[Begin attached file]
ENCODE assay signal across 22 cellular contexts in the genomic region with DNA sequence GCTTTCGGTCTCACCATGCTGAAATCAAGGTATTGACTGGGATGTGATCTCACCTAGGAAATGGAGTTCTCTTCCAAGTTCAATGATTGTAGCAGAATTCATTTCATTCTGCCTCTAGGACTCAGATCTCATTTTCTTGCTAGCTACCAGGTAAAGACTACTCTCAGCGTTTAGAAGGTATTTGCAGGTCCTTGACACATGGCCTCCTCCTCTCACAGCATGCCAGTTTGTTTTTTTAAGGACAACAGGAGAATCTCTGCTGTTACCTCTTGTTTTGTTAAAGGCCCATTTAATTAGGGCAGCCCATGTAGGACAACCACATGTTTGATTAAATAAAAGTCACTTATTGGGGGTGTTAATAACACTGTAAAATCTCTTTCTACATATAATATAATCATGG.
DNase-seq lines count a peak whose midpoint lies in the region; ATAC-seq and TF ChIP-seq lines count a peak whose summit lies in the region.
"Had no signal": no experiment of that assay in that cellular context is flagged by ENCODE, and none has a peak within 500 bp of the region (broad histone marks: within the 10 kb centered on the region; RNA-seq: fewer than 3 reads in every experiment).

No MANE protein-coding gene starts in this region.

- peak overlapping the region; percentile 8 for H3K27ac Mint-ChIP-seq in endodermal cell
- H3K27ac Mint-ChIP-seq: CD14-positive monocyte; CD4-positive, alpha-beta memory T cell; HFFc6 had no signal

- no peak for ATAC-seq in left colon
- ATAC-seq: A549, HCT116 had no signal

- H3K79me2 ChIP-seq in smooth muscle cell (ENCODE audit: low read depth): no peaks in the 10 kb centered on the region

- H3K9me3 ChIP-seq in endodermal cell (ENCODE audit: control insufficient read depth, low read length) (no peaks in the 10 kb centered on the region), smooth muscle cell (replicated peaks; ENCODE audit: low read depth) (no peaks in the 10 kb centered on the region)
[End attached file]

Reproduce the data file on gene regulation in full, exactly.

ENCODE assay signal across 22 cellular contexts in the genomic region with DNA sequence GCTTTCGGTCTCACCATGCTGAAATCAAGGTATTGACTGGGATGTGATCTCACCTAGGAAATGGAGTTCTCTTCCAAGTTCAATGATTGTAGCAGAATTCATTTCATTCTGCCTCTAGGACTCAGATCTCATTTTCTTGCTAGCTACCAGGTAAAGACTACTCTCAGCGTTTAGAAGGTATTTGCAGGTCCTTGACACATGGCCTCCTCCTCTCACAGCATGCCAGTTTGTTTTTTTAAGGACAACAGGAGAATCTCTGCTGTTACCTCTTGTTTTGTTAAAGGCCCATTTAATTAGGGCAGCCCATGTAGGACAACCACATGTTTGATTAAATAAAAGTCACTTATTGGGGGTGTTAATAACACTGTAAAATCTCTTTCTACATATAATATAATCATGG.
DNase-seq lines count a peak whose midpoint lies in the region; ATAC-seq and TF ChIP-seq lines count a peak whose summit lies in the region.
"Had no signal": no experiment of that assay in that cellular context is flagged by ENCODE, and none has a peak within 500 bp of the region (broad histone marks: within the 10 kb centered on the region; RNA-seq: fewer than 3 reads in every experiment).

No MANE protein-coding gene starts in this region.

- peak overlapping the region; percentile 8 for H3K27ac Mint-ChIP-seq in endodermal cell
- H3K27ac Mint-ChIP-seq: CD14-positive monocyte; CD4-positive, alpha-beta memory T cell; HFFc6 had no signal

- no peak for ATAC-seq in left colon
- ATAC-seq: A549, HCT116 had no signal

- H3K79me2 ChIP-seq in smooth muscle cell (ENCODE audit: low read depth): no peaks in the 10 kb centered on the region

- H3K9me3 ChIP-seq in endodermal cell (ENCODE audit: control insufficient read depth, low read length) (no peaks in the 10 kb centered on the region), smooth muscle cell (replicated peaks; ENCODE audit: low read depth) (no peaks in the 10 kb centered on the region)